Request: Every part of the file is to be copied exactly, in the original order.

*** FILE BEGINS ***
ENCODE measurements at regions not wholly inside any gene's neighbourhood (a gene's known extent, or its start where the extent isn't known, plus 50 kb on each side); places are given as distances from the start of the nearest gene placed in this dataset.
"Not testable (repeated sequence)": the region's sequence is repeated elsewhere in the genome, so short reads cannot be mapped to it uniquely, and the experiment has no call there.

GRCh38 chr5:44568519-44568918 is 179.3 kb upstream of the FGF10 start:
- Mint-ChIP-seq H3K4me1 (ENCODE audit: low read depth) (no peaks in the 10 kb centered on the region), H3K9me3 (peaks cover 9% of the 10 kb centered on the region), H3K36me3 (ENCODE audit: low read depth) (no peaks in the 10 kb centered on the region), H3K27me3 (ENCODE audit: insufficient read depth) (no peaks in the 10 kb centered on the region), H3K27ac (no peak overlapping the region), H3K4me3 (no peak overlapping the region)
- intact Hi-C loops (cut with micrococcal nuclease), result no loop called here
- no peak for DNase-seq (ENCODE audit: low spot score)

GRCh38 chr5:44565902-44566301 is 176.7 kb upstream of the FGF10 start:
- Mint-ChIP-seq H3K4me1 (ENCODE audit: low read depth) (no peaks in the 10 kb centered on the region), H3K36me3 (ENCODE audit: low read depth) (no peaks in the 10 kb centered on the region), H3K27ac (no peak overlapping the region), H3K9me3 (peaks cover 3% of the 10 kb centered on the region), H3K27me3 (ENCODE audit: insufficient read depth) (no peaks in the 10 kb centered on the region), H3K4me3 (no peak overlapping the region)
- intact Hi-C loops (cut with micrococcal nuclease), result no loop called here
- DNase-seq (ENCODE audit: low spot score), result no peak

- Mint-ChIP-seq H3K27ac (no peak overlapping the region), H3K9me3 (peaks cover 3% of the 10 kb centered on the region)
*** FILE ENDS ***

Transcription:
ENCODE measurements at regions not wholly inside any gene's neighbourhood (a gene's known extent, or its start where the extent isn't known, plus 50 kb on each side); places are given as distances from the start of the nearest gene placed in this dataset.
"Not testable (repeated sequence)": the region's sequence is repeated elsewhere in the genome, so short reads cannot be mapped to it uniquely, and the experiment has no call there.

GRCh38 chr5:44568519-44568918 is 179.3 kb upstream of the FGF10 start:
- Mint-ChIP-seq H3K4me1 (ENCODE audit: low read depth) (no peaks in the 10 kb centered on the region), H3K9me3 (peaks cover 9% of the 10 kb centered on the region), H3K36me3 (ENCODE audit: low read depth) (no peaks in the 10 kb centered on the region), H3K27me3 (ENCODE audit: insufficient read depth) (no peaks in the 10 kb centered on the region), H3K27ac (no peak overlapping the region), H3K4me3 (no peak overlapping the region)
- intact Hi-C loops (cut with micrococcal nuclease), result no loop called here
- no peak for DNase-seq (ENCODE audit: low spot score)

GRCh38 chr5:44565902-44566301 is 176.7 kb upstream of the FGF10 start:
- Mint-ChIP-seq H3K4me1 (ENCODE audit: low read depth) (no peaks in the 10 kb centered on the region), H3K36me3 (ENCODE audit: low read depth) (no peaks in the 10 kb centered on the region), H3K27ac (no peak overlapping the region), H3K9me3 (peaks cover 3% of the 10 kb centered on the region), H3K27me3 (ENCODE audit: insufficient read depth) (no peaks in the 10 kb centered on the region), H3K4me3 (no peak overlapping the region)
- intact Hi-C loops (cut with micrococcal nuclease), result no loop called here
- DNase-seq (ENCODE audit: low spot score), result no peak

- Mint-ChIP-seq H3K27ac (no peak overlapping the region), H3K9me3 (peaks cover 3% of the 10 kb centered on the region)